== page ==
Having said that, the concept of living with someone for the kids is just hooey. I talk often about the day I asked several classes – high school students – what they would change in their lives and the majority of them said the relationship between their parent. That was amazing to me; still is. A good number of those were kids whose parents were living together, hating each other, and fooling absolutely nobody. Living together without love may allow you to maintain your standard of living, to not have to get a job (or not have to get a second one), to postpone the inevitable, but it does nothing for the kids. Children know intuitively when the lights are out in the camp, and by staying you do them a disservice as you show them that marriage is not about love and trust, it’s about avoidance and maintaining the status quo. It just confuses them and makes them angry.
The part that is missing in the “for better or for worse” scenario is not the staying, but the forgiveness. You can stay and not forgive and accomplish nothing. If you stay with someone through whatever, you have to love them through whatever. If you don’t love someone enough to sleep with them, or if you love yourself enough to realize that sleeping with them is harmful to you, but you continue to stay then you’re not upholding anything but martyrdom. Holding anger towards someone is like taking poison and expecting someone else to get sick. If you love them, love them. Forgive. Try to understand. Accept what you can – and can not – live with.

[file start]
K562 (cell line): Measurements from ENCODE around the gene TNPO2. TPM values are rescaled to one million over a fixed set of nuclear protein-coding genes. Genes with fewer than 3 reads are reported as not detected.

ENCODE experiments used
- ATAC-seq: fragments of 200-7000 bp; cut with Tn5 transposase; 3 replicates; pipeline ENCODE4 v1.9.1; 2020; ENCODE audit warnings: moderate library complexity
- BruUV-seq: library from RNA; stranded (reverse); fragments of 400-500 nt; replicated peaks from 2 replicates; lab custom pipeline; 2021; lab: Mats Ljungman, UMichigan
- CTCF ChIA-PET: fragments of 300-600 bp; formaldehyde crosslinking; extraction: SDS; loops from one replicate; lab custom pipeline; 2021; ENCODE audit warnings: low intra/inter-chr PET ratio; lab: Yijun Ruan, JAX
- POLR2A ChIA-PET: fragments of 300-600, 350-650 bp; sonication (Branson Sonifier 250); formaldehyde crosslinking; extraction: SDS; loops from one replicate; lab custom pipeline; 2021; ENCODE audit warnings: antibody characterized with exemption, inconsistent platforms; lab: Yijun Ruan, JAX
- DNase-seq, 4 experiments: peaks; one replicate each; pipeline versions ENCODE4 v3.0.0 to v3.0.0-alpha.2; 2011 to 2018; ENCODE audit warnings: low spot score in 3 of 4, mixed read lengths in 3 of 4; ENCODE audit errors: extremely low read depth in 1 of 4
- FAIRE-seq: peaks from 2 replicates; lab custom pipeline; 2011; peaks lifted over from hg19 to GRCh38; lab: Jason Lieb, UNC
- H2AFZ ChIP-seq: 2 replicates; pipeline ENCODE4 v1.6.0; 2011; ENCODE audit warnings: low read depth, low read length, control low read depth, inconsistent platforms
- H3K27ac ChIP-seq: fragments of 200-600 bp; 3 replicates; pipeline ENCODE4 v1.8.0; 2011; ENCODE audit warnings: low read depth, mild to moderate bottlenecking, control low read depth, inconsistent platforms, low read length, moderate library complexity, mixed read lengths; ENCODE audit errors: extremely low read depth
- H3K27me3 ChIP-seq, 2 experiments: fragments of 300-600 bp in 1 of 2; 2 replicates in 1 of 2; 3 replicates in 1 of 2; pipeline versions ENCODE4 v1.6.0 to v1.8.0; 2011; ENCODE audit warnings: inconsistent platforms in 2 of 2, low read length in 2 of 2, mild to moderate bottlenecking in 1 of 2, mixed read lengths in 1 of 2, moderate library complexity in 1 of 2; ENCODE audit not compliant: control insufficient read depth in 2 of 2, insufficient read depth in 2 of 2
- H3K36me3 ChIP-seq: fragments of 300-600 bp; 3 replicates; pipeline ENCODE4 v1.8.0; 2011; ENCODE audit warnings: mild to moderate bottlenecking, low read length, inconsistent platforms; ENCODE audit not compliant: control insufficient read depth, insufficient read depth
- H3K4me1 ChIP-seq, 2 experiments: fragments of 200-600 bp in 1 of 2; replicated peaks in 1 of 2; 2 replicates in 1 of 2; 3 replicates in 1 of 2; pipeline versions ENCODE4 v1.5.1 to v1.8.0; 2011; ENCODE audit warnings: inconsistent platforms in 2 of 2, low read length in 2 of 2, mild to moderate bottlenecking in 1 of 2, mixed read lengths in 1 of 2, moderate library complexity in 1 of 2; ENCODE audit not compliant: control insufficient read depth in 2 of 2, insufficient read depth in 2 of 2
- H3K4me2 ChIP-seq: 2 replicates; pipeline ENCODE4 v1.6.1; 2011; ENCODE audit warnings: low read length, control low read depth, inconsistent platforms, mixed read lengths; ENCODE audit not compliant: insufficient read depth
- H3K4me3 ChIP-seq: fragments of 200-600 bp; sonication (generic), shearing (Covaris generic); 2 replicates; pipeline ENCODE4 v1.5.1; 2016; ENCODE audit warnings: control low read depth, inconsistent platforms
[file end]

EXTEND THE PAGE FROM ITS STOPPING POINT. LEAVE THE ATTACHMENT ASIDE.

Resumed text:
But get up off the ‘children’ tip. If you do it for the children, do it with love, not “I haven’t spoken to him in 5 months, but I want my children to live in a house with 2 parents”. Really?
When I finished grad school, I found myself in a classroom, sharing my other love – history – with high school students. Developing lesson plans, grading papers, contacting parents, and administrative duties left less time for my passion – getting men and women who are no longer committed to one another to channel that lost love and language into the lives of their children.